Another thing the literary scholar who was kind enough to devote the better part of a year to reading and analyzing my fiction said was that most all of what I wrote, especially my novels, were “love stories.” At first, this shocked me. I never considered writing a love story, and I couldn’t imagine that he would think such a thing. But upon reflection, I realized that he was right. Virtually every one of my novels is, in one way or another, about the love of a man and a woman. I don’t mean that they’re romances, not by any stretch of the imagination—if I could write successful romances, I’d be reasonably wealthy. What he meant, and what I mean, is that I think the dynamic of emotional commitment between two people is a key element in the human story. I think, to be utterly trite, it’s what makes the world go round.

I recall hearing a professorial pundit ask, tongue in cheek, of course, “Would Napoleon have invaded Russia if Josephine had been faithful?” It was a joke, but there might be more to it than that. More than one major turn of western civilization has taken place because of the relationship between lovers, or spouses, or parents and children, or even humans and their perceived god. Sometimes, of course, it’s perverse; but sometimes, it’s deeply passionate, moving, emotional TNT. If Helen’s face, or her fickleness, or her infidelity, could launch a thousand ships, why couldn’t Josephine’s send the French army into Russia? Cleopatra, after all, was responsible for the movement of Roman legions, Joan d’Arc mobilized armored knights, Benedict Arnold was led astray by Peggy Shipton, Jesse James killed to avenge the injuries done to his mama, and the story goes that Ma Barker was more than a little responsible for the homicidal mischief of her offspring. It’s just as true that most—not all, but most—of the great works of literature pivot on love, as well.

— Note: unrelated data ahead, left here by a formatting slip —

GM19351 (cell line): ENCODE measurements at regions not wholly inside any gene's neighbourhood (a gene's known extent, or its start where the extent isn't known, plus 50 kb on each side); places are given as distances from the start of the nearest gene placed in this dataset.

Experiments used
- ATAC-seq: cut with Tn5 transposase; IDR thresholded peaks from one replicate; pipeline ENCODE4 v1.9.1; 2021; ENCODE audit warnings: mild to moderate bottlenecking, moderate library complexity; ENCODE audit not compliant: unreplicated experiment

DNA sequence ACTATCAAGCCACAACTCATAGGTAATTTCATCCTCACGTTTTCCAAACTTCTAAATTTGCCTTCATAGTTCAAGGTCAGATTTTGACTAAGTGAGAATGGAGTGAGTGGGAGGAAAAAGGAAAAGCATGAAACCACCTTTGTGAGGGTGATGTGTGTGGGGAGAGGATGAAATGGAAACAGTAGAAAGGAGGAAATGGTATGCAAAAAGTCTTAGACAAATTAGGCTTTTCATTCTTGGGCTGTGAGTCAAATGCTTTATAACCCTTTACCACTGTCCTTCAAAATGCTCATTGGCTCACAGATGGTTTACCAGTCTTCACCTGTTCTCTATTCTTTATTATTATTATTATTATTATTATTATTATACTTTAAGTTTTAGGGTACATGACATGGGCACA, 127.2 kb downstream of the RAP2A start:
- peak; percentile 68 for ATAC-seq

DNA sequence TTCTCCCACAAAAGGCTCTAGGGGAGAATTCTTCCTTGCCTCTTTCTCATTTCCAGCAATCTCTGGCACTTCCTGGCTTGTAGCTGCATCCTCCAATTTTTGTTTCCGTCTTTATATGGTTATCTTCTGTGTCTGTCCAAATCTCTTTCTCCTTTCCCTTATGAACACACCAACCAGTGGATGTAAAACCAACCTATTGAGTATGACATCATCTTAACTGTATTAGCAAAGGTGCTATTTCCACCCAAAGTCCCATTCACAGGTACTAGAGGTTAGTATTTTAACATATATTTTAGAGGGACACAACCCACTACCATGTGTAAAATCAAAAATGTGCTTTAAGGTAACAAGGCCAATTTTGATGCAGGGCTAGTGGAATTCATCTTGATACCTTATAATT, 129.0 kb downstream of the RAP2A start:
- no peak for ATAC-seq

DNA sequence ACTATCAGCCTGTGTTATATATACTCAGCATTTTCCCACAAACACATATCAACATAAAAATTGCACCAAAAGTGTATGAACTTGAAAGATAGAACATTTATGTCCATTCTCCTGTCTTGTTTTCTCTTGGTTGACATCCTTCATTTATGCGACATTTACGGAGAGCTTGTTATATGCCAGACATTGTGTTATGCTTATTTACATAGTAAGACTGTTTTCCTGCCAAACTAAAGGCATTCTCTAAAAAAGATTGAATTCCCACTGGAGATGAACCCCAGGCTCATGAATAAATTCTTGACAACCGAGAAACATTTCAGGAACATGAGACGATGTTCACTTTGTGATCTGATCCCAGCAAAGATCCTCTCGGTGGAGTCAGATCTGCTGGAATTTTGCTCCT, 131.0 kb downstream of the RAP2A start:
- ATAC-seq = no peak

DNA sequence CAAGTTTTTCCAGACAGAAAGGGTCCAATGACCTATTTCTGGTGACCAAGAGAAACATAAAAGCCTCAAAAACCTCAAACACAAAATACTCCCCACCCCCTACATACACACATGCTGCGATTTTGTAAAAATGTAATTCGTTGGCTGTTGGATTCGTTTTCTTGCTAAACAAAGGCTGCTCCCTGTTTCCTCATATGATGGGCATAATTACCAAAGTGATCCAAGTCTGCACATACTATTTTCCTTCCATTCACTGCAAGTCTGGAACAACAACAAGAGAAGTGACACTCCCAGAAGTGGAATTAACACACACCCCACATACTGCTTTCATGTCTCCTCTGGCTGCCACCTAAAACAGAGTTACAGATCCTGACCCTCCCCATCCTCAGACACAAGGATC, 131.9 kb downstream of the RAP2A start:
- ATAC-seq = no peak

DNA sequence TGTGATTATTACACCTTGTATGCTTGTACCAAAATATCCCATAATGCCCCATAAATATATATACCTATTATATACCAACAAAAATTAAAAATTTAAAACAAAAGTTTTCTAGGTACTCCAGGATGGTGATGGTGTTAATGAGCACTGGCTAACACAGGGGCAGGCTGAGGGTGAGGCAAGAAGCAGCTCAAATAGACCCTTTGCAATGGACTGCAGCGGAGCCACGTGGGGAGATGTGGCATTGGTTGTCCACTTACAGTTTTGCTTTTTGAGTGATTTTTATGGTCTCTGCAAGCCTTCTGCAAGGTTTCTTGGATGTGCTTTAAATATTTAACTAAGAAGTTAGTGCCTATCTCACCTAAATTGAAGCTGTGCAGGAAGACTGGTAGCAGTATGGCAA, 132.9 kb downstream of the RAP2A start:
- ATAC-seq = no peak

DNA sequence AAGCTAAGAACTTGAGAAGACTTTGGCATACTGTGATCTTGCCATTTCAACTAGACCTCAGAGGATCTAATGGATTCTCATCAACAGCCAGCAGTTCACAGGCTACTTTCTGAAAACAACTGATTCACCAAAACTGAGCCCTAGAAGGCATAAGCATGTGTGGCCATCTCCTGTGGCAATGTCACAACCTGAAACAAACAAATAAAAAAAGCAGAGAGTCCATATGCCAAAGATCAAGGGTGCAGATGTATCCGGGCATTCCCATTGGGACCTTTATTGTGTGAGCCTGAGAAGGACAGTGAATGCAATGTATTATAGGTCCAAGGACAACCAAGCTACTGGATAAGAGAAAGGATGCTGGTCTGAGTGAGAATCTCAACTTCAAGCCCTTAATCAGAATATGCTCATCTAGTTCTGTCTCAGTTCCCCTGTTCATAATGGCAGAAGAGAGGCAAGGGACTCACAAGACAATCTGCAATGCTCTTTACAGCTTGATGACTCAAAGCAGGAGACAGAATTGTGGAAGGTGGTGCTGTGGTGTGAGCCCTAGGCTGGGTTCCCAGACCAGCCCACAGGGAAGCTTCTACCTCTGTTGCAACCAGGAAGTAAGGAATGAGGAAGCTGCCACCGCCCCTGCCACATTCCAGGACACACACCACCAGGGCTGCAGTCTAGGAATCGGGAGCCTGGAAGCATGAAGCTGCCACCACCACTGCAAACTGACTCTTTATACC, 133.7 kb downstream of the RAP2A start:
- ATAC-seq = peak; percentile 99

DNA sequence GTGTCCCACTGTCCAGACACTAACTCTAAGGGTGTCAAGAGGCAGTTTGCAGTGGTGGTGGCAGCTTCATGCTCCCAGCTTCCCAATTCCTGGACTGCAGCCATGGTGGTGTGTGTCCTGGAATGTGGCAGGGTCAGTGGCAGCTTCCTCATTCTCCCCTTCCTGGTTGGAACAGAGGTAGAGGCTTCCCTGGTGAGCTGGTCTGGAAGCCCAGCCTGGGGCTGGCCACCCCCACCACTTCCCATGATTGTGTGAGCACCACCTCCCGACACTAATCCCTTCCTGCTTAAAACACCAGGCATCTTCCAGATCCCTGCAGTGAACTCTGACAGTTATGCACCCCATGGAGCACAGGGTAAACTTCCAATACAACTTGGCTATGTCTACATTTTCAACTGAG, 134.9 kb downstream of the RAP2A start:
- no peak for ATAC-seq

So there might be something to that. But I can’t tell people, “I write love stories.” Shades of bad movies! And besides, if someone looked into one of my books expecting to find a pleasing story of the requited heart and discovered instead an opening scene of rape and double-murder, he might think I’ve deliberately deceived him.